Looking at the last one hundred years of modern African history, this course will examine the consolidation of colonial societies; transformations in gender, sexuality and identity politics; the roots of ethnic patriotisms, racial ideologies and African nationalisms; the role of violence in colonial and postcolonial governance; and the contemporary in historical perspective.

HIS425H5 Global Intellectual History: Asia Africa in the 20th Century

Course Description:

This seminar explores 20th-century political culture and the circulation of ideas and thinkers. With a particular focus on Africa and Asia, we examine the politics of race, religion, class, and gender in their transnational historical contexts. Students are exposed to key analytical concepts, including hegemony, traveling theory, decolonization and Orientalism.

RLG211H5  Introduction to Religion, Media and Popular Culture

Course Description:

How does religion shape popular culture? How does popular culture shape religion? This course traces a history of these questions from the early modern period through the twenty-first century by looking at fairs and folk culture; mass broadcast media like radio, film, and television; and the rise of digital culture. Topics covered vary by semester, but could include religious comic books, televangelism, mass-mediated religious violence, online pilgrimage, digital occultism, etc.

*Offered this academic year

RLG411H5 Advanced Topics in Religion, Media, and Culture

Course Description:

A critical exploration of selected topics concerning the relationships among religion, media and culture. The focus in any given year may be on a particular religious tradition or on a broader thematic question. Assigned readings typically include a combination of visual and written cultural texts, as well as works of cultural and social theory. Content in any given year depends on instructor.

 

WGS102H5 Reading and Writing in Women and Gender Studies

Course Description:

Using key feminist texts, this course advances students thinking, reading and writing in the discipline of Women and Gender Studies. The emphasis is placed on the development and application of interdisciplinary skills in the interpretation, analysis, criticism, and advocacy of ideas encountered in Women and Gender Studies.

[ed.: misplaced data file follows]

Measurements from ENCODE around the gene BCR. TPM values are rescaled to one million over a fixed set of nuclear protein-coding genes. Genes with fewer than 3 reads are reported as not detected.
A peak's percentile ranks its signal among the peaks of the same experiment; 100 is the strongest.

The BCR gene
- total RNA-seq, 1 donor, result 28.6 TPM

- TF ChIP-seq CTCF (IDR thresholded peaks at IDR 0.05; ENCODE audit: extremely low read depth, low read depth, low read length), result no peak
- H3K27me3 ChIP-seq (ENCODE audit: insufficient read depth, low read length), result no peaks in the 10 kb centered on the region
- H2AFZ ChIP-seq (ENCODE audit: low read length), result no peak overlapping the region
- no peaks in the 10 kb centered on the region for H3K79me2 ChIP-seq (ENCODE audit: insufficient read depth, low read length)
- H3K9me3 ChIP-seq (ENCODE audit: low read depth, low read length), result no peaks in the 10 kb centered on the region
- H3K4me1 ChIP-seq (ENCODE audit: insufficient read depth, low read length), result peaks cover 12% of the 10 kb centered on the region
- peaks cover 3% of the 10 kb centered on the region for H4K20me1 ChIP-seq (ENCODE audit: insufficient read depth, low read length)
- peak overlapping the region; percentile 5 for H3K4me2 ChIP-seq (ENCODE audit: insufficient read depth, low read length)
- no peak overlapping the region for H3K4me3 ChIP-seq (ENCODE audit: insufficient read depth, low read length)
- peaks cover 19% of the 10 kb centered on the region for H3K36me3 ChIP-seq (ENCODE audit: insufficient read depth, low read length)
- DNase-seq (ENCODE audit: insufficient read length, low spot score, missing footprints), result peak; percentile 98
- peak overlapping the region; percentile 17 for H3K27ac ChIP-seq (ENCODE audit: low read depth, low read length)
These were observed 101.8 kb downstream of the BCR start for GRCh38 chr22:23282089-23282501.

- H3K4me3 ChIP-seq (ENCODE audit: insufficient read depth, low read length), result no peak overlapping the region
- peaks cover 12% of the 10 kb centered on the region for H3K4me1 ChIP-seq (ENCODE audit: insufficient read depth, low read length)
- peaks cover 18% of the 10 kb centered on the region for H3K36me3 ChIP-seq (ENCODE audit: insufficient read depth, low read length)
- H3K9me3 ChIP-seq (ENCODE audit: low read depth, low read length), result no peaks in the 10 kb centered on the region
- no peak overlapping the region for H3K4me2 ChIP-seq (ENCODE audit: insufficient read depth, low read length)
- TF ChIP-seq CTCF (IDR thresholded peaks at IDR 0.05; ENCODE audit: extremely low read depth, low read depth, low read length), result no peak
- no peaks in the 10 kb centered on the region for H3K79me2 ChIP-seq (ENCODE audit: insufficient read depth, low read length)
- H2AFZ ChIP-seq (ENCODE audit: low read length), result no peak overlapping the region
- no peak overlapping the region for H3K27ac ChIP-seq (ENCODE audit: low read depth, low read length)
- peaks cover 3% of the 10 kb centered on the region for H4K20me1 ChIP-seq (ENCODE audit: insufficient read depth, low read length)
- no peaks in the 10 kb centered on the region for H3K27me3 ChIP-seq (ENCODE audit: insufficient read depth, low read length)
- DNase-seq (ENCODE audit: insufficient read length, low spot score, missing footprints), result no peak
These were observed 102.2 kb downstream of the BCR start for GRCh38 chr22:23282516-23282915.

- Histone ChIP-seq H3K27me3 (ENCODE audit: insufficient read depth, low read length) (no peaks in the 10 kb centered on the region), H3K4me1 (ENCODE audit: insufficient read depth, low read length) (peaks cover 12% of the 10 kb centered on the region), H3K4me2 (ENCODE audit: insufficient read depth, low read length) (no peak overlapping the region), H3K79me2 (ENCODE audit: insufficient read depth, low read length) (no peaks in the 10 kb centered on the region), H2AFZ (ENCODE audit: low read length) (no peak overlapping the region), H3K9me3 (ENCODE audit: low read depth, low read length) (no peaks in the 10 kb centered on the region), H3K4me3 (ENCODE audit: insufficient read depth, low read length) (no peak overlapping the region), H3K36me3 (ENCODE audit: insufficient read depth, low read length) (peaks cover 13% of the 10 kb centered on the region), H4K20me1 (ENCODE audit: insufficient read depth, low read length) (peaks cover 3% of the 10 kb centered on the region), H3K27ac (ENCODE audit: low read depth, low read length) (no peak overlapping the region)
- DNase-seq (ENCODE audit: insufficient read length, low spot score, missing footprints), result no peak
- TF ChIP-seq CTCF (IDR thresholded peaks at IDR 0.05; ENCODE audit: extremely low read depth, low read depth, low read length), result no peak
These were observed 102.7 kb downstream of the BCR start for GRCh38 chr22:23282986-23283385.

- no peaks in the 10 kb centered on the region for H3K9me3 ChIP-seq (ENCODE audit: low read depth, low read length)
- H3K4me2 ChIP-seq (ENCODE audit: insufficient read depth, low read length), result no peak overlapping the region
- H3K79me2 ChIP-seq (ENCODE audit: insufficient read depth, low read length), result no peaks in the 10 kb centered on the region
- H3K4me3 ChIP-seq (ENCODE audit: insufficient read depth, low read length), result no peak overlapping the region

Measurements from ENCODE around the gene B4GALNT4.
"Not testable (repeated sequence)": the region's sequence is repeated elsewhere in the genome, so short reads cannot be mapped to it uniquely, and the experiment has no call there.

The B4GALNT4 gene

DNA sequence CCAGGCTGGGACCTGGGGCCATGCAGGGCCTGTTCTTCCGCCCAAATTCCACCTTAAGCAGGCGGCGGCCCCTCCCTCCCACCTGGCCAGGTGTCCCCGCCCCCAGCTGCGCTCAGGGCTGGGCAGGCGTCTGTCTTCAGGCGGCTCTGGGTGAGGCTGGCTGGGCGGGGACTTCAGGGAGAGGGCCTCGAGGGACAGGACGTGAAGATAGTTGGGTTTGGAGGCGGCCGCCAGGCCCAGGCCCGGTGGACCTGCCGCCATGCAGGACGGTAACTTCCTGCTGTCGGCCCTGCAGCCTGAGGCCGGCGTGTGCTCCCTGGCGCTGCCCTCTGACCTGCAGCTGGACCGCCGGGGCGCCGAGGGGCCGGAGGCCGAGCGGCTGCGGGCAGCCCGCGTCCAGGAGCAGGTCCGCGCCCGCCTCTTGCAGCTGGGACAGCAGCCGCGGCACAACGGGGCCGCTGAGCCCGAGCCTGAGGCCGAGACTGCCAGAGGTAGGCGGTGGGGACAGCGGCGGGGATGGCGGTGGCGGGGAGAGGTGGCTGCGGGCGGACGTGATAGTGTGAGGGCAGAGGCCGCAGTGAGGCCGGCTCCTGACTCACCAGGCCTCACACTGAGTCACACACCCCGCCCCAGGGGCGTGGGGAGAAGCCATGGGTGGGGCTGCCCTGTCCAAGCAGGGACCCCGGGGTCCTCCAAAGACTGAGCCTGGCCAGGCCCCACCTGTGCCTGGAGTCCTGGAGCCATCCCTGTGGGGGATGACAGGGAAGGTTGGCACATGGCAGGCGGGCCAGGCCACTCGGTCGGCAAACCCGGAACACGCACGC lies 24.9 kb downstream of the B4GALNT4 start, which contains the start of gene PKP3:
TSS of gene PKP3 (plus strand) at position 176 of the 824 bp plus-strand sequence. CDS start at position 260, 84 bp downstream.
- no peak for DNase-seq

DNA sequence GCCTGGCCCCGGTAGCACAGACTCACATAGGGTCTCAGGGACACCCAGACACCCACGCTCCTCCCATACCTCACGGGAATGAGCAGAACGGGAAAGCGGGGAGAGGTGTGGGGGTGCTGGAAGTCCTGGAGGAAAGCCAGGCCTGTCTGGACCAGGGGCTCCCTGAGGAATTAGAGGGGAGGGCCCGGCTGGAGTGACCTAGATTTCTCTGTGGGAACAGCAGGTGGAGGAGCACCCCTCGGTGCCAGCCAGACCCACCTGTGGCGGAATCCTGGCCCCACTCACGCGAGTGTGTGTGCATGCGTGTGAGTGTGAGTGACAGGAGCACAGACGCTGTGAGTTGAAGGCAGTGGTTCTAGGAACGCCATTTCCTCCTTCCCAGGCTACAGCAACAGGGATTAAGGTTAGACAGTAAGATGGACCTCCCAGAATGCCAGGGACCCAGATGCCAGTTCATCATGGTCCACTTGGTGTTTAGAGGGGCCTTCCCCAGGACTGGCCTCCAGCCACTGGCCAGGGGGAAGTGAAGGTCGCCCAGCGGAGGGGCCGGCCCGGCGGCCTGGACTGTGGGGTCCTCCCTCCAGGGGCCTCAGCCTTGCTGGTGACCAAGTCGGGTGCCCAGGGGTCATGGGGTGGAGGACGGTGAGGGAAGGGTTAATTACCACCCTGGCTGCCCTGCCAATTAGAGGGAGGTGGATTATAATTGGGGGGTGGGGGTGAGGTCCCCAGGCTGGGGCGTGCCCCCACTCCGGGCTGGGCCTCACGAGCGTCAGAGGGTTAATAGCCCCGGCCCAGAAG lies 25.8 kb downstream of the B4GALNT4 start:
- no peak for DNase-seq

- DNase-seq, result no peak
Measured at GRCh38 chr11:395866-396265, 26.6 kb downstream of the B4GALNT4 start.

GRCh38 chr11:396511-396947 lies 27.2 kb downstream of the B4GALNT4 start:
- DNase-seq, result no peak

*Offered this academic year

WGS340H5 Black Feminisms: Diasporic Conversations on Theory and Practice

Course Description:

This course examines how Black Feminisms are theorized, produced and practiced, by predominantly Black women scholars, activists and cultural producers located in the diaspora U Canada, the United States and the ˚ Caribbean.

 

WGS343H5 Course Title The Montreal Experience: Sex and Gender in la Cité

Course Description:

This course examines how gender and sexuality intersect with factors such as nationhood, language, politics, religion, geography, and the arts in Quebec. After six classroom sessions, the class will travel Montreal for 4-5 days, where they will visit museums, cultural institutions and attend guest lectures at various institutions. This experiential learning opportunity allows students to engage in deeper learning to see the issues and histories they have been studying come to life.

 

WGS345H5 Genealogies of South Asian Feminisms

Course Description:

This course examines the histories of activism for and by women in South Asia (India, Pakistan, Bangladesh, Sri Lanka) from the colonial period to the present. Topics include colonialism, the Partition of 1947, war, religion, development, labour, nationalism, and the family/reproductive rights.

*Offered this academic year